If you spend quite a bit of time modeling in Inventor, chances are you’ve made good use of fillets. This pick-and-place tool is an invaluable time saver for creating the much-needed fillet features on your model. However, the 3D Fillet tool includes a lot of additional settings and controls that most of us rarely use, which can prove significantly useful when creating something a little more complex than generic fillet.
Unlike its 2D counterpart found in the sketch tools, the 3D fillet comes with a complicated interface with several features. Many users even completely bypass this interface, as it appears collapsed by default, and end up using it like the 2D fillet by simply entering the feature radius and clicking away at edges, in turn bypassing many of these neat features.
Let’s start with discussing the way Inventor forms the 3D fillet feature. The interface allows you to make multiple selections of edges, as well as groups of edges to be filleted. These groups do not have to have the same fillet radius, which means you can complete all the fillet features of your model as a single feature instead of dozens. Each group allows you to select the type of fillet that will be applied. The options are tangent, or the default fillet; smooth (G2), or the continuous curvature fillet; and inverted, or a concave fillet. Note that by default a fillet will conform to the type of edge you select, whether convex or concave. The inverted fillet reverses this, allowing you to place concave fillets on convex edges.
The different selection modes allow you to quickly select groups of edges for filleting. If you need to fillet a loop that contains breaks or edges, consider using the Loop Select mode. You can use the “Select Other” popup to differentiate which loop gets selected. If you need to fillet all the edges created by a particular feature, use the Feature Select mode. Finally, if every edge on your model needs to be filleted, check the “All Fillets” box to fillet all convex edges, and “All Rounds” for all concave edges.
Additionally, Inventor offers the capability of creating variable radius fillets. This option allows the selection of multiple fillet groups, similar to the constant radius option. The difference is that within each group, you are able to specify a radius value at any point between the start and the end of the chain or loop, and Inventor will do its best to blend them together. This option functions similar to the loft command, where each radius point is treated like a profile. By default, the transitions between radii are smooth, but you can uncheck that option if you don’t need it.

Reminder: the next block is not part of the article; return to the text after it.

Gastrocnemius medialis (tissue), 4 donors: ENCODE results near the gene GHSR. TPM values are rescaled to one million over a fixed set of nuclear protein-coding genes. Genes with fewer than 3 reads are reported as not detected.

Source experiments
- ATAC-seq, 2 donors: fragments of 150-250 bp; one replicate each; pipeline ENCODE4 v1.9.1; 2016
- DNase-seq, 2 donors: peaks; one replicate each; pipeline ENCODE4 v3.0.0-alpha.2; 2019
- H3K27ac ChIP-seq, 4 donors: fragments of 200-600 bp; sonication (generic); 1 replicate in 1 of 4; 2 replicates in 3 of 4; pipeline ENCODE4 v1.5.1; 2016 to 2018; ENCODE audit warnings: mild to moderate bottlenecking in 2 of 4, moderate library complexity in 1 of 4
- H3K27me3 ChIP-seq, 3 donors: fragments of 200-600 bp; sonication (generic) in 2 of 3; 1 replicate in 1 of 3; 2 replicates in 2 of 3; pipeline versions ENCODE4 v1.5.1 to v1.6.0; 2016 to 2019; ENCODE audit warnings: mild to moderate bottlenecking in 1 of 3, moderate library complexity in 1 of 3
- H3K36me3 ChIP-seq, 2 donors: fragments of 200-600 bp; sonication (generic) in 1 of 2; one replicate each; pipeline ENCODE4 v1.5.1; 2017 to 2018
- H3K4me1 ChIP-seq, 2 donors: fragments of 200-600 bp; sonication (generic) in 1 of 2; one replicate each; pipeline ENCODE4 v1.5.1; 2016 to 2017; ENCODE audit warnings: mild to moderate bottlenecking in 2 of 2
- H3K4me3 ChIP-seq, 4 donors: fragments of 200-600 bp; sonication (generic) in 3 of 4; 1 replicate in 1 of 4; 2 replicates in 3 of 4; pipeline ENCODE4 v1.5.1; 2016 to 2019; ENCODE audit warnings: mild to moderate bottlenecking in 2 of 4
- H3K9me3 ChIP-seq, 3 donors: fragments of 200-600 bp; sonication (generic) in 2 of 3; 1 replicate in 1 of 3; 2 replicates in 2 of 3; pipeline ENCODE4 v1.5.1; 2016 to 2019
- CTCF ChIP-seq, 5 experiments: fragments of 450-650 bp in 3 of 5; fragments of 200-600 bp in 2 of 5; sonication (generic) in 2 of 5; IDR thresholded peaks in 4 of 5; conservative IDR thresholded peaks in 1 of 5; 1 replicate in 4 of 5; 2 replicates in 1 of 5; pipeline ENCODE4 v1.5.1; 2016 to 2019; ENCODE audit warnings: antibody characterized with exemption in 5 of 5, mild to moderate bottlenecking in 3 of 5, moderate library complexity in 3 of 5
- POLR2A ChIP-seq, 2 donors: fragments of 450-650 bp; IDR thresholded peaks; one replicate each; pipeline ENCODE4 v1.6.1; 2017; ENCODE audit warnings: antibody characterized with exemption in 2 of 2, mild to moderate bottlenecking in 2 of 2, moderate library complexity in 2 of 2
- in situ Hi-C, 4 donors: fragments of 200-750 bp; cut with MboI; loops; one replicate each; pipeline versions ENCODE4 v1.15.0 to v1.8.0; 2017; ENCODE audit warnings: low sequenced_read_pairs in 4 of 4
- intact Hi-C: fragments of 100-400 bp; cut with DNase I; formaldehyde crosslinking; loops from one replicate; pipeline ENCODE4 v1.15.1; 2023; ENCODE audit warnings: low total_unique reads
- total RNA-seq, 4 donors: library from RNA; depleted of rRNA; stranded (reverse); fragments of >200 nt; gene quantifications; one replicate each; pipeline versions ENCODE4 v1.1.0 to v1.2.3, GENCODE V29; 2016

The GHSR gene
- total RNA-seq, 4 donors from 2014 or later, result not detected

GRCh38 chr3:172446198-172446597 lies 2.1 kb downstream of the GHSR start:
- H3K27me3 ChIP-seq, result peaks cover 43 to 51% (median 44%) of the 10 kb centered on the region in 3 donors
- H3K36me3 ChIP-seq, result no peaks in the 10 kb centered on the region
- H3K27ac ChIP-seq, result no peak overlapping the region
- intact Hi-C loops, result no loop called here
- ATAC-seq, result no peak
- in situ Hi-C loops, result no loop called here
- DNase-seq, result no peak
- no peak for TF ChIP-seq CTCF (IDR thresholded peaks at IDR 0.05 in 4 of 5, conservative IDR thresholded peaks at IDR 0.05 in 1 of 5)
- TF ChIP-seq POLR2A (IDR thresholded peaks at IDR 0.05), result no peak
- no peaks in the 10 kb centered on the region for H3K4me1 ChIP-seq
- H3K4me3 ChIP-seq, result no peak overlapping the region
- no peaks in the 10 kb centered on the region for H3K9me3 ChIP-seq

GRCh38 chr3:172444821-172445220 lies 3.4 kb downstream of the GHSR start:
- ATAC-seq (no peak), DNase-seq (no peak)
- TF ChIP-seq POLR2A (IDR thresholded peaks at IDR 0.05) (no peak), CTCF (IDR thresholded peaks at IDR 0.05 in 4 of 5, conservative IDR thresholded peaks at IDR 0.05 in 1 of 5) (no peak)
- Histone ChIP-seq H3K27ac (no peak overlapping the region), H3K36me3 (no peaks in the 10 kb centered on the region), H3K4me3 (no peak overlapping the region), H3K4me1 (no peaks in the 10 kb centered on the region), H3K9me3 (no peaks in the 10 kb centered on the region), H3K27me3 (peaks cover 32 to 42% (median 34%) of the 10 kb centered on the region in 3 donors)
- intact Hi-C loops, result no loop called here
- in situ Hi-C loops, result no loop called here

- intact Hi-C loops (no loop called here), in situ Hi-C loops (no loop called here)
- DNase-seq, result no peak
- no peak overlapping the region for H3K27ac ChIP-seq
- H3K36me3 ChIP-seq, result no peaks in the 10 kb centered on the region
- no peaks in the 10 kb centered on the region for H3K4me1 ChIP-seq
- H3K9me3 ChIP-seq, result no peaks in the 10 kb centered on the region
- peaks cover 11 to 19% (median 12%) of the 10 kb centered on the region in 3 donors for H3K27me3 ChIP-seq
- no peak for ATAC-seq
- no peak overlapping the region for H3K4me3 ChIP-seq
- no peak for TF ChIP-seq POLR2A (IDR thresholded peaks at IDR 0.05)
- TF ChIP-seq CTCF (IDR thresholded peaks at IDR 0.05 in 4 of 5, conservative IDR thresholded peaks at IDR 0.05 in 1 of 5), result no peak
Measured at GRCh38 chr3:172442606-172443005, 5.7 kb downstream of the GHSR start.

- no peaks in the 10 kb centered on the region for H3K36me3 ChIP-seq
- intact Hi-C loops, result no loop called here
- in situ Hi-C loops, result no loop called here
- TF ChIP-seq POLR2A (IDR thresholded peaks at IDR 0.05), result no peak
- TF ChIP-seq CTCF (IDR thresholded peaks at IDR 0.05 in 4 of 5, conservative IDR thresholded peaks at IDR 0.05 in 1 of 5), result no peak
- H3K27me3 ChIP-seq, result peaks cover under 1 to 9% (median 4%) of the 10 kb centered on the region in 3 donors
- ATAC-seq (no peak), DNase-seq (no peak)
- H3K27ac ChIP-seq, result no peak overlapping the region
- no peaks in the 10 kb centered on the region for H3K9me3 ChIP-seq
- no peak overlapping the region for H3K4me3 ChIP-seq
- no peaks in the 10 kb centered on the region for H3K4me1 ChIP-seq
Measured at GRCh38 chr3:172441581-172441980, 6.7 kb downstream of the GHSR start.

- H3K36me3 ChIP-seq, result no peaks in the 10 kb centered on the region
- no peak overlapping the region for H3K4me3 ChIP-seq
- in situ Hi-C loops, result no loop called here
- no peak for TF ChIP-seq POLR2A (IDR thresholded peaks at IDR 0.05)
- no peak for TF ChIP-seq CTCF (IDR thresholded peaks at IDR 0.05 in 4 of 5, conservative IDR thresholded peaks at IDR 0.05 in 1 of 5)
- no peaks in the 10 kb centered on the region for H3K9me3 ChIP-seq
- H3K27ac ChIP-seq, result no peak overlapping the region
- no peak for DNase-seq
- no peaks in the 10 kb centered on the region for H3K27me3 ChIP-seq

The third tab allows the user to control setbacks, or points where more than two edges come together. By default, Inventor will blend the fillets at the point of conversion, causing an uneven surface at the corner. This option allows you to adjust the setback distance for each edge fillet, creating a smooth blend at the point of conversion. You could even choose different setback distances for each fillet.
This covers the features associated with edge fillets. But what about when there aren’t any edges? In this case you would use the face fillet, an alternate method of creating fillets when no suitable edges exist. Select the face fillet option from the buttons on the left and select any two face groups that you wish to join with a fillet. Not only is an edge between them unnecessary, but the faces don’t even have to intersect! As long as they do not lie in the same plane, Inventor will do its best to create a fillet between them.
Finally, we come to the Full Round fillet. Consider the scenario where you have two faces separated by a third smaller face, essentially acting as an edge. If you need to round that center face in such a way that the two side faces are joined by the round, it can be challenging to do so with a pair of edge fillets. Sometimes that method does not work, and some users resort to creating the rounded surface using a loft, which is a significant amount of extra work. The Full Round fillet mode allows you to do just that, all you need to do is specify the side faces and the center face and Inventor will compute the proper fillet radius to unite these faces. This is one of those features that I wish I knew existed long ago.
Now that you know the different tools for creating fillets, this should certainly make your modeling process smoother, as well as save you time in the process. It can certainly be frustrating not being able to create a feature when a tool designed to do just that is hidden behind some menus.
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